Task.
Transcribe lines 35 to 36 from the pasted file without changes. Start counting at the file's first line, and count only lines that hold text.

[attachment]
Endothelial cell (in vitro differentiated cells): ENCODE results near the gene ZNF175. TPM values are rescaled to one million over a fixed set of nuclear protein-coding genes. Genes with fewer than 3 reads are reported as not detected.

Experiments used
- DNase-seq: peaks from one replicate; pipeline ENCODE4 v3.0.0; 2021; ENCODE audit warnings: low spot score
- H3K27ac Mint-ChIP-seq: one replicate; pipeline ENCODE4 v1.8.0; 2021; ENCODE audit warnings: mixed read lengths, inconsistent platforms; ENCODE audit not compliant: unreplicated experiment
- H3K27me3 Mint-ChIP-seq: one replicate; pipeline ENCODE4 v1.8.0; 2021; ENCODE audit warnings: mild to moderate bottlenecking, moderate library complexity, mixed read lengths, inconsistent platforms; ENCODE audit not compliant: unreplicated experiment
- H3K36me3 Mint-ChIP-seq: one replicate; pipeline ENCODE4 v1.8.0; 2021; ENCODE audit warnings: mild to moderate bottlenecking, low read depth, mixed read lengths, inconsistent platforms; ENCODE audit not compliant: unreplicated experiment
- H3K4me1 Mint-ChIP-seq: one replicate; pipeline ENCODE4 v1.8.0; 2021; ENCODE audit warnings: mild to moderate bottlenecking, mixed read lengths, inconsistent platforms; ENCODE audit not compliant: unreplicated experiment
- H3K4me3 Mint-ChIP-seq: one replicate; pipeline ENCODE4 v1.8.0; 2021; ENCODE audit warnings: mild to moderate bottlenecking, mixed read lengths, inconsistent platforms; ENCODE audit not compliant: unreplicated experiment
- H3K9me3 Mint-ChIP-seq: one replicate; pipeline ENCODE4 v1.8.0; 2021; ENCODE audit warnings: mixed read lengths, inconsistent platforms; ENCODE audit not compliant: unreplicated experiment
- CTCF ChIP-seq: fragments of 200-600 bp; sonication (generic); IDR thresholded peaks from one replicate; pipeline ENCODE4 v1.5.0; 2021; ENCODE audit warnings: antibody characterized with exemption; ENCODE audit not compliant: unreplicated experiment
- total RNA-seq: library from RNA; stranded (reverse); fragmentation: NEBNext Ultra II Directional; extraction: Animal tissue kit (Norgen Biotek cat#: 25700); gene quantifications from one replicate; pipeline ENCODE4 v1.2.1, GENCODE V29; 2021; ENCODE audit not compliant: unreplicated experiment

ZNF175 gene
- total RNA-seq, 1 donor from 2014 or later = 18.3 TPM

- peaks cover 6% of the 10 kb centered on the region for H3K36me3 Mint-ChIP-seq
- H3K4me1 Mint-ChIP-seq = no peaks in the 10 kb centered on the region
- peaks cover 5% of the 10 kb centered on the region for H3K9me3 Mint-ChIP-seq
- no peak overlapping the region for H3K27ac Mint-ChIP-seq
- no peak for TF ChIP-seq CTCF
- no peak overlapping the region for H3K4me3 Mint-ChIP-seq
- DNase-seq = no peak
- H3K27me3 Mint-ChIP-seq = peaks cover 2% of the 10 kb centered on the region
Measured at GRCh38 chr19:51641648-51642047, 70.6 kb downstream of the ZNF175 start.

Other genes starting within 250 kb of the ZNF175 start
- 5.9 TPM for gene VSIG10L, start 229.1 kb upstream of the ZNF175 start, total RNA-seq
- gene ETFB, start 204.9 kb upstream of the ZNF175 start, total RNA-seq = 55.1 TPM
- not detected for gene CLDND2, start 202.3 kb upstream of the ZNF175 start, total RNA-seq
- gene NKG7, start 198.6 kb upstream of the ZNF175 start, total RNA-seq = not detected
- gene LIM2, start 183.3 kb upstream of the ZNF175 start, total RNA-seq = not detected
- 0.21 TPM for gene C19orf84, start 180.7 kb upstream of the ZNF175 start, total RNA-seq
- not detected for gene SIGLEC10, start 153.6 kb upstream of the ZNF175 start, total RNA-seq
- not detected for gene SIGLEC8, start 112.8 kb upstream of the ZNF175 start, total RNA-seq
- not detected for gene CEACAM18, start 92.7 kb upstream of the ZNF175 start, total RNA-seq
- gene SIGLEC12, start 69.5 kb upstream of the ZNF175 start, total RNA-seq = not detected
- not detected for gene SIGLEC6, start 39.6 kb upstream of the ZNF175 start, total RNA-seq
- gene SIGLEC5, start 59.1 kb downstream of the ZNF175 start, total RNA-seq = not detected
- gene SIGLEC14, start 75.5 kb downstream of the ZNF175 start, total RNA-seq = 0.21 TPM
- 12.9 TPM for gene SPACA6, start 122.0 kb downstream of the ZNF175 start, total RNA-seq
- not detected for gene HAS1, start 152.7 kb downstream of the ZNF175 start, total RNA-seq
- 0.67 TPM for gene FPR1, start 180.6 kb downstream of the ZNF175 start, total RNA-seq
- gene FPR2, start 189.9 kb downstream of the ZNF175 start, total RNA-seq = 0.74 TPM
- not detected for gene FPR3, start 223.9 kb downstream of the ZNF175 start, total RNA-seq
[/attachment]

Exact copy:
- gene SIGLEC5, start 59.1 kb downstream of the ZNF175 start, total RNA-seq = not detected
- gene SIGLEC14, start 75.5 kb downstream of the ZNF175 start, total RNA-seq = 0.21 TPM